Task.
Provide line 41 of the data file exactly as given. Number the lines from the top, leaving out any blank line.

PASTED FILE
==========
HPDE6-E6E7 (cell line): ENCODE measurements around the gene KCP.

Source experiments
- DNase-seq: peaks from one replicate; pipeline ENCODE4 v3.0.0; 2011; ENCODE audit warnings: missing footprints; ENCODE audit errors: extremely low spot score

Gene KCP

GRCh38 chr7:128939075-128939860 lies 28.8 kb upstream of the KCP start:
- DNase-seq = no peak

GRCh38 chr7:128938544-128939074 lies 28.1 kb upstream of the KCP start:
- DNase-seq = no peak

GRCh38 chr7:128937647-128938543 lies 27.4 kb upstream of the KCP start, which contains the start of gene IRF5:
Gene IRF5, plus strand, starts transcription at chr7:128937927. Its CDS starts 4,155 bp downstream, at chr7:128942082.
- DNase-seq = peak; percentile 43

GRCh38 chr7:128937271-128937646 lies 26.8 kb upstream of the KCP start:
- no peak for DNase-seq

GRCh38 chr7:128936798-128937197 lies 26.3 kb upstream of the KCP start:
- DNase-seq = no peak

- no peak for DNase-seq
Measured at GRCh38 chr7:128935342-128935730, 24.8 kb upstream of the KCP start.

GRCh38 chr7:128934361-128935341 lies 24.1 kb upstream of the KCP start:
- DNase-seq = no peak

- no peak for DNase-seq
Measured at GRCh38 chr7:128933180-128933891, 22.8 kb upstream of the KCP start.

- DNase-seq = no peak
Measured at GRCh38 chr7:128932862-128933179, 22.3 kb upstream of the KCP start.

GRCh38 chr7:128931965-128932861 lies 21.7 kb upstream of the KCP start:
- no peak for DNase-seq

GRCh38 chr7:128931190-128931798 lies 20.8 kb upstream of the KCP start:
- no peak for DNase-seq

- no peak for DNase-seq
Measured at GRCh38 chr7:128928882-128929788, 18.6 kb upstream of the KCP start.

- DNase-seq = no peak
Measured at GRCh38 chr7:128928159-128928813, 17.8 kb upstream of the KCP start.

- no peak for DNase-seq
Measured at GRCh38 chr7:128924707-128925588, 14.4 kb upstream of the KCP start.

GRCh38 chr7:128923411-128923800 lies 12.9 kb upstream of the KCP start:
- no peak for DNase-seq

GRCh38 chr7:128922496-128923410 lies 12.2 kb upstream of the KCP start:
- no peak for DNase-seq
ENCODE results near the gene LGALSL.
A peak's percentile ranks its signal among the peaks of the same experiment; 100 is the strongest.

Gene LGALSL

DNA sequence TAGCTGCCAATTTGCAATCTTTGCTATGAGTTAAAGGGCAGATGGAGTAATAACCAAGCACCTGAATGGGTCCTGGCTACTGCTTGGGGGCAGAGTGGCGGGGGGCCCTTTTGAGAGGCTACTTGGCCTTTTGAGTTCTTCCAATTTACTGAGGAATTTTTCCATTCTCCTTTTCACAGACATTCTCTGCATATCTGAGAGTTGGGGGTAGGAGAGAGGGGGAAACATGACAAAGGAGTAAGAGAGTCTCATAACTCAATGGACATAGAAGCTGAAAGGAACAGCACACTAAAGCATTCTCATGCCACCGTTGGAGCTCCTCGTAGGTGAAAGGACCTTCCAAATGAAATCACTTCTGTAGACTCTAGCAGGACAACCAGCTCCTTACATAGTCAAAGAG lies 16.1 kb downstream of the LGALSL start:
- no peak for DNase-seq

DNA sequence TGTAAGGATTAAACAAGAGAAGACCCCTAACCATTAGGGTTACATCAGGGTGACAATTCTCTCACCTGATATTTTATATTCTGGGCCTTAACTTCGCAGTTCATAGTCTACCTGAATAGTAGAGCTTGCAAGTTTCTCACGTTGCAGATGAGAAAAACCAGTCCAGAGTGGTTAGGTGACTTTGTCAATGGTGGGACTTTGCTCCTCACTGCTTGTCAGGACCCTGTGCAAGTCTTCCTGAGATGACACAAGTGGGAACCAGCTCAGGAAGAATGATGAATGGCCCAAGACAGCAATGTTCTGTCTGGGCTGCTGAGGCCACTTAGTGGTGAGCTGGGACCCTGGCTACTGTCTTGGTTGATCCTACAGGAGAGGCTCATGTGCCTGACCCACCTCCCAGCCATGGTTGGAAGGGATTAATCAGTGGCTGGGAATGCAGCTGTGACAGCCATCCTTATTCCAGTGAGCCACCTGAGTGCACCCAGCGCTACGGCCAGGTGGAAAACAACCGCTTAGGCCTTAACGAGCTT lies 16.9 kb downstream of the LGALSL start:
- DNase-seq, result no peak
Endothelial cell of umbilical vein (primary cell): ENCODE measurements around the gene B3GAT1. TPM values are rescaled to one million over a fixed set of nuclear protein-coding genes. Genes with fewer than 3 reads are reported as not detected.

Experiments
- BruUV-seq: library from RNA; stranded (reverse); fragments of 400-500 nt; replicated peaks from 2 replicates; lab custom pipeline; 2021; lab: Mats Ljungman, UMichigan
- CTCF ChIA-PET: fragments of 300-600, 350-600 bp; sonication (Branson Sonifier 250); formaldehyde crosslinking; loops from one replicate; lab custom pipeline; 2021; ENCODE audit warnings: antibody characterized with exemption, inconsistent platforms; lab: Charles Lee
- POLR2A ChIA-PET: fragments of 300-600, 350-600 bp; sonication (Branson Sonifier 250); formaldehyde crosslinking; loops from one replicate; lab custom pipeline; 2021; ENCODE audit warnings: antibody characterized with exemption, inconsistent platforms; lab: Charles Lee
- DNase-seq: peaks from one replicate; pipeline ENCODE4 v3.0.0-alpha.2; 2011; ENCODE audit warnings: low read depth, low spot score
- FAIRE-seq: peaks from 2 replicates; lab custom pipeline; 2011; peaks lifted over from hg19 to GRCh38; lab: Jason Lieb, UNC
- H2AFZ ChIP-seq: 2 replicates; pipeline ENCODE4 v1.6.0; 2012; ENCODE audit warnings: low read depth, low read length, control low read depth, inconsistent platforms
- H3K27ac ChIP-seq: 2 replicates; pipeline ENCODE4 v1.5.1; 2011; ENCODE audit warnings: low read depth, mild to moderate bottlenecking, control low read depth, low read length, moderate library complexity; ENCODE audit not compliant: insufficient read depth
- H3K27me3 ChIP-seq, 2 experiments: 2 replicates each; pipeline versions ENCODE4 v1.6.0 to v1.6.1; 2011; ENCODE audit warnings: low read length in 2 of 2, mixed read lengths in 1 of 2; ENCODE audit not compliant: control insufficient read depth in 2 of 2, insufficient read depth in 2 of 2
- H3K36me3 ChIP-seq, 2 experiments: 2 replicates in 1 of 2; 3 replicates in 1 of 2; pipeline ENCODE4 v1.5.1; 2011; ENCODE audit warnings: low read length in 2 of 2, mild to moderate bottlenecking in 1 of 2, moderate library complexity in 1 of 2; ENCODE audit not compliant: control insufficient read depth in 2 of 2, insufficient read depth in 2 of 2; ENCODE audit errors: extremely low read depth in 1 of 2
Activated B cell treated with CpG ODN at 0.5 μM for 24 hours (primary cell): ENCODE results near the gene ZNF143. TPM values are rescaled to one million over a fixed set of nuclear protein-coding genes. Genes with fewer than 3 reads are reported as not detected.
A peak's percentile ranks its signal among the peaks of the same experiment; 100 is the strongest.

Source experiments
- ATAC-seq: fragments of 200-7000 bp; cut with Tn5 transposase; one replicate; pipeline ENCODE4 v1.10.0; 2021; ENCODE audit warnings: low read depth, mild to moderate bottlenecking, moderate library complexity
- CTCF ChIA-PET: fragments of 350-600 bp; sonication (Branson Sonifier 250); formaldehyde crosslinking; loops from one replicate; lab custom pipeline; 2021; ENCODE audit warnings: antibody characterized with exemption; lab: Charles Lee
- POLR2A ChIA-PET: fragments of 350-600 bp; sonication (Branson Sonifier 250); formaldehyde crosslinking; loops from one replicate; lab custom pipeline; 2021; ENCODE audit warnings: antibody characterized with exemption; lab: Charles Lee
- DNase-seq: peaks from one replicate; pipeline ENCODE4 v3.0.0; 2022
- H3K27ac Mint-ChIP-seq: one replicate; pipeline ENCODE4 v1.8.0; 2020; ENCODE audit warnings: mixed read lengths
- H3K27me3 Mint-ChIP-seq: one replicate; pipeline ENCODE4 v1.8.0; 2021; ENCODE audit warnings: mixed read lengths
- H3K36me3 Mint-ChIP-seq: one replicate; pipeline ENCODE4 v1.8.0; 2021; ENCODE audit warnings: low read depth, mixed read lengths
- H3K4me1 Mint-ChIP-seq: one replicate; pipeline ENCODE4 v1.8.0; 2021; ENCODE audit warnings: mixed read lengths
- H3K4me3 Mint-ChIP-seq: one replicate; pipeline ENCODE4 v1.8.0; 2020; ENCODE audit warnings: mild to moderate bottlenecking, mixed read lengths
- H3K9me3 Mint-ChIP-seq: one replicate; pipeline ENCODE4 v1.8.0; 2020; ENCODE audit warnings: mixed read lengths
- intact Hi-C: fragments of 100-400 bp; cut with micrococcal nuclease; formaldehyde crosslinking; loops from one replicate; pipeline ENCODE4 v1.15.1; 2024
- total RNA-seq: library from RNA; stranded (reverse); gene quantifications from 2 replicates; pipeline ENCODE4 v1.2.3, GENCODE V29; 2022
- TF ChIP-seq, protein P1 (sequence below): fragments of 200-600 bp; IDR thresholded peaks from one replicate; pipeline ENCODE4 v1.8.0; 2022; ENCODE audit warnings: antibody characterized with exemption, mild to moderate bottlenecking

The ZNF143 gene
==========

DNA sequence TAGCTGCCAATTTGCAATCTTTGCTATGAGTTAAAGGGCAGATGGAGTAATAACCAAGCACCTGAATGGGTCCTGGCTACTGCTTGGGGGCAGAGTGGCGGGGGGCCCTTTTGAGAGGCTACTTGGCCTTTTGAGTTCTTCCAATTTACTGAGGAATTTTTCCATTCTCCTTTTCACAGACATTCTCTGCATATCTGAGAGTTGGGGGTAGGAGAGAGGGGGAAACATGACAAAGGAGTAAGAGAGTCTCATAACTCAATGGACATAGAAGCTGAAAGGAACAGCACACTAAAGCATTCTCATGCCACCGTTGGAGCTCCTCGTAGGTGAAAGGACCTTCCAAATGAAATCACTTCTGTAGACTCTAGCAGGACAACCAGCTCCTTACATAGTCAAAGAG lies 16.1 kb downstream of the LGALSL start: